This study was conducted in accordance with the Declaration of Helsinki (as revised in 2013), and was approved by the Institutional Review Board of Rutgers Biomedical and Health Sciences (No. Pro2018002435), and individual consent for this retrospective analysis was waived.
There were 31 patients included in the analysis. Nine (29%) patients were treated with GEM-based 3WCRT, and 22 (71%) patients were treated with CAPE-based 3WCRT. All patients completed the 15-fraction regimen. Baseline characteristics are included in Table 1. Of note, there was no statistically significant difference in age at diagnosis, gender, ECOG PS, weeks of neoadjuvant chemotherapy, node status, and CA 19-9 levels before chemotherapy and before 3WCRT. There were no patients in the GEM group that were deemed resectable at the time of diagnosis, but 4 (18.2%) patients were resectable in the CAPE group, though this difference was not statistically significant. Choice of neoadjuvant chemotherapy was different between groups as 19 (86%) patients were treated with neoadjuvant FOLFIRINOX in the CAPE group whereas only 4 (44%) patients were treated with FOLFIRINOX in the GEM group (P=0.03). Among patients who were treated with neoadjuvant gemcitabine, 3 (66%) and 2 (60%) were also treated with nab-paclitaxel in the GEM and CAPE group, respectively. Four (44%) and 1 (5%) patient were treated between 2009–2016 in the GEM and CAPE groups, respectively (P=0.0171). The median weekly dose for the GEM group was 675 mg/m2 (IQR: 600–912.5). Two (9%) patients in the CAPE group received twice daily dosing of 625 mg/m2, whereas the other 20 (91%) received twice daily dosing of 825 mg/m2. There were no dose reductions or treatment breaks in either group. Year of diagnosis, weeks of neoadjuvant chemotherapy, and type of neoadjuvant chemotherapy all had P values below the pre-specified cut-off of 0.2, so were included in multivariable models along with age at diagnosis. The median follow-up time was 29.4 months; there were 570.3 person-months of follow-up time.
|Covariate||CAPE-based, n=22, n [%]||GEM-based, n=9, n [%]||P value|
|Age at diagnosis*, years||65 [60–71]||66 [63–71]||0.4074|
|Male||13 [59.09]||7 [77.78]||0.4290|
|Female||9 [40.91]||2 [22.22]|
|0||9 [40.91]||3 [33.33]|
|1||12 [54.55]||5 [55.56]|
|2||1 [4.55]||1 [11.11]|
|BR vs. R||0.2952|
|BR||18 [81.81]||9 [100.00]|
|R||4 [18.18]||0 [0.00]|
|0||19 [86.36]||7 [77.78]|
|1||3 [13.64]||2 [22.22]|
|Year of diagnosis||0.0171|
|2009–2015||1 [4.55]||4 [44.44]|
|2016–2020||21 [95.45]||5 [55.55]|
|Pre-Chemo CA 19-9||0.2524|
|Below median||13 [59.09]||3 [33.33]|
|Above median||9 [40.91]||6 [66.66]|
|Pre-RT CA 19-9||0.2329|
|Below median||14 [63.64]||3 [33.33]|
|Above median||8 [36.36]||6 [66.66]|
|FOLFIRINOX||19 [86.36]||4 [44.44]|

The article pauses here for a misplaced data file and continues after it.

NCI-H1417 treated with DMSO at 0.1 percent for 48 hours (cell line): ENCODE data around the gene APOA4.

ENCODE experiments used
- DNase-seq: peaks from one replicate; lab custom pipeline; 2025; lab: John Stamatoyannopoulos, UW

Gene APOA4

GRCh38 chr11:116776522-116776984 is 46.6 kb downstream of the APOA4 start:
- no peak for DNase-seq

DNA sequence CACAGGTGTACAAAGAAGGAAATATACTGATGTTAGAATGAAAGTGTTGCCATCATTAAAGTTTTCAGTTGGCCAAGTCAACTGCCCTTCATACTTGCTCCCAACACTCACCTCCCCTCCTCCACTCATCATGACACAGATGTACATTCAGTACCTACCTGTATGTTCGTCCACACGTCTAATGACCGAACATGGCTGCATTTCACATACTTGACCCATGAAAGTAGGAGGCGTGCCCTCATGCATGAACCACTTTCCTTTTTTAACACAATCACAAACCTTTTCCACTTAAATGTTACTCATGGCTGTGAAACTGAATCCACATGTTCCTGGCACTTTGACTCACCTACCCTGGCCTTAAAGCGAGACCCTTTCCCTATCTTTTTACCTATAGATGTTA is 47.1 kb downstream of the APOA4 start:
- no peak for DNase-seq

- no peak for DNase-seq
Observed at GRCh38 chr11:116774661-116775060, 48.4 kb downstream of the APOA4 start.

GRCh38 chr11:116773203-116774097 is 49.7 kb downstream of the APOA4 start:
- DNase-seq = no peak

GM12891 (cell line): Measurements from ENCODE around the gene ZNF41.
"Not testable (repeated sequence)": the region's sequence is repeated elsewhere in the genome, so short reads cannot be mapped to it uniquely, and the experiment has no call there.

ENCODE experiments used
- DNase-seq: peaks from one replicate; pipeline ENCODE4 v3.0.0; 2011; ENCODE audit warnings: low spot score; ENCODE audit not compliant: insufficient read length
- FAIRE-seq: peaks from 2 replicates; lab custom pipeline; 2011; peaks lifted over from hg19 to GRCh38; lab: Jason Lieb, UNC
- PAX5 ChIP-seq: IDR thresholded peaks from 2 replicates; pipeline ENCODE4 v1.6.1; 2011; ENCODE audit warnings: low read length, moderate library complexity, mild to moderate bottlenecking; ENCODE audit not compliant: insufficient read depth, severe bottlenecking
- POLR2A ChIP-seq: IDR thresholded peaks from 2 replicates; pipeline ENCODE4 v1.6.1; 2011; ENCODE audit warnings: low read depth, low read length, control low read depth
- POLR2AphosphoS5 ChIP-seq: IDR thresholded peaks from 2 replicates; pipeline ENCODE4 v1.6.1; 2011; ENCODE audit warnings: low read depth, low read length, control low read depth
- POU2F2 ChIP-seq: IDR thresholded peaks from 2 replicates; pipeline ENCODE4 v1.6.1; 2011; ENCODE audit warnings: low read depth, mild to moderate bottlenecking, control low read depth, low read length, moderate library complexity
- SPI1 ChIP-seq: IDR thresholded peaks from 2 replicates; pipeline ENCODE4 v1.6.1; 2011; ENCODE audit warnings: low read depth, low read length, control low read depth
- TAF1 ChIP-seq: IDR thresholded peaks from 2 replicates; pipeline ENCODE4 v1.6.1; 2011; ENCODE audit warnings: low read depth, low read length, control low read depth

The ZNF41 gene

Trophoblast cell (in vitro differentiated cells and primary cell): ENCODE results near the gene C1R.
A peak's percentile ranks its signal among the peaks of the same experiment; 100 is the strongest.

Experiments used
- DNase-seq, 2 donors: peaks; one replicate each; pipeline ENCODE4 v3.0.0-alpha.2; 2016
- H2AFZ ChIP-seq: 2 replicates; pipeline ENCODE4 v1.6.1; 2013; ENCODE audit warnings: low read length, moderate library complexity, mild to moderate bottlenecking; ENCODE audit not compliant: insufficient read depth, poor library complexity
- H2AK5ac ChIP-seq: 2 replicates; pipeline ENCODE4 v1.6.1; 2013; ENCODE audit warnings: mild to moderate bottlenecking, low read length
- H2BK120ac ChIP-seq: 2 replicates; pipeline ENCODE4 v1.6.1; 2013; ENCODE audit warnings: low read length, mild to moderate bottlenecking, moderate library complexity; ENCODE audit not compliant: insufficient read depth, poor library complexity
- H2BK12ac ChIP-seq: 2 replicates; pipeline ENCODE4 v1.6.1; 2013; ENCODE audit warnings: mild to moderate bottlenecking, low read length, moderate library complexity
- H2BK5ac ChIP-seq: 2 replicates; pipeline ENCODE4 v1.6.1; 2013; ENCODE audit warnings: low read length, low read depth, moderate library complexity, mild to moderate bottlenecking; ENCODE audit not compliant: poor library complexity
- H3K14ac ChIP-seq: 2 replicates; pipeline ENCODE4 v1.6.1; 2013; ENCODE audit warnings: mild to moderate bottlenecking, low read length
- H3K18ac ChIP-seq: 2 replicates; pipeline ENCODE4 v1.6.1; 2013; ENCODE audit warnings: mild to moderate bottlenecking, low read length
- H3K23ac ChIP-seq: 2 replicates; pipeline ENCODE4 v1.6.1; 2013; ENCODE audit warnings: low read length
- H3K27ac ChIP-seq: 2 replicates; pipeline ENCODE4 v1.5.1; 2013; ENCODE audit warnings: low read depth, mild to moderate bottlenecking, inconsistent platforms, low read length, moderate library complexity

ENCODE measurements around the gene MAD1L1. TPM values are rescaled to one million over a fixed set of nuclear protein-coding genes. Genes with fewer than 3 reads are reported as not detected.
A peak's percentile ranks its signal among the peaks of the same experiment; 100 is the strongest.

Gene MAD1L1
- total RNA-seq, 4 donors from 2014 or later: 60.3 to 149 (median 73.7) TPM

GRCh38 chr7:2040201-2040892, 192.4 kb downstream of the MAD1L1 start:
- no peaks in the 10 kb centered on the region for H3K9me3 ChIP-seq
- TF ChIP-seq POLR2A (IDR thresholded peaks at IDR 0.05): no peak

|GEM||3 [13.64]||5 [55.56]|
|Weeks of NA Chemo*, weeks||8.0 [8.0–14.0]||11.5 [10.0–18.0]||0.1380|
*, median [interquartile range] presented. CAPE, capecitabine; GEM, gemcitabine; ECOG PS, Eastern Cooperative Oncology Group Performance Status; BR, borderline resectable; R, resectable; Chemo, chemotherapy; RT, radiation therapy; NA, neoadjuvant.
Achieving surgical resection
Patients treated with CAPE-based 3WCRT had higher odds of achieving surgical resection than the GEM-based group (OR =9.3; 95% CI: 1.5–58.2). After excluding patients who were resectable at diagnosis (n=4, patients from the CAPE group), this effect was attenuated but still statistically significant (OR =7.0; 95% CI: 1.1–44.6). Adjusting for covariates, the odds of achieving surgical resection were still statistically higher in the CAPE group vs. the GEM group (for borderline resectable and resectable: OR =24.8; 95% CI: 1.2–505.1; only borderline resectable: OR =25.3; 95% CI: 1.1–563.7). These results are summarized in Table 2. Among the patients who underwent resection, 2 (100%) patients in the GEM group and 15 (93.75%) patients in the CAPE group had negative margins. Among this same group, 1 (50%) patient in the GEM group and 6 (38%) in the CAPE group had tumor downstaging in response to neoadjuvant treatment.
|Concurrent Chemo||Borderline resectable and resectable||Borderline resectable only|
|OR (95% CI)||AOR (95% CI)||OR (95% CI)||AOR (95% CI)|
|CAPE||9.33 (1.50–58.20)||24.75 (1.21–505.13)||7.00 (1.10–44.61)||25.34 (1.14–563.72)|
AOR is adjusted by year of diagnosis, weeks of neoadjuvant chemotherapy, and type of neoadjuvant chemotherapy. OR, odd ratios; CAPE, capecitabine; GEM, gemcitabine; Chemo, chemotherapy; CI, confidence interval; AOR, adjusted odd ratios.
Patients treated with CAPE-based 3WCRT had a statistically superior mTTP of 15.4 months (95% CI: 4.9–71.1), whereas the GEM group had a mTTP of 4.0 months (95% CI: 0.4–14.5), P=0.01 (Figure 1A). This difference corresponded to a hazard ratio of 0.33 (95% CI: 0.14–0.81) (Table 3). After excluding the resectable patients from the CAPE group this effect persisted (mTTP of 12.9 months (95% CI: 3.8–71.1; P=0.03) (Figure 1B). This difference corresponded to a hazard ratio of 0.38 (95% CI: 0.15–0.96) (Table 3). After adjusting for relevant covariates using multivariable Cox regression, the CAPE group had superior TTP than the GEM group (AHR =0.24; 95% CI: 0.07–0.80). This effect was similar after excluding those with resectable pancreatic cancer at diagnosis (AHR =0.24; 95% CI: 0.08–0.77).
|Outcome||Borderline resectable and resectable||Borderline resectable only|
|HR (95% CI)||AHR (95% CI)||HR (95% CI)||AHR (95% CI)|
|Progression||0.33 (0.14–0.81)||0.24 (0.07–0.80)||0.38 (0.15–0.96)||0.24 (0.08–0.77)|
|Survival||0.13 (0.04–0.40)||0.12 (0.03–0.49)||0.16 (0.05–0.49)||0.13 (0.03–0.52)|
Gemcitabine was referent in all models. AHR is adjusted by year of diagnosis, weeks of neoadjuvant chemotherapy, and type of neoadjuvant chemotherapy. HR, hazard ratio; CAPE, capecitabine; GEM, gemcitabine; AHR, adjusted hazard ratio; CI, confidence interval.
Sensitivity analysis excluding patients who were not treated with neoadjuvant FOLIFIRINOX was also conducted and results were summarized in the Table S1. The unadjusted model (HR =0.42; 95% CI: 0.13–1.35) and adjusted model excluding patients with resectable disease (AHR =0.35; 95% CI: 0.09–1.42) were similar to the models in Table 3, but CI widened.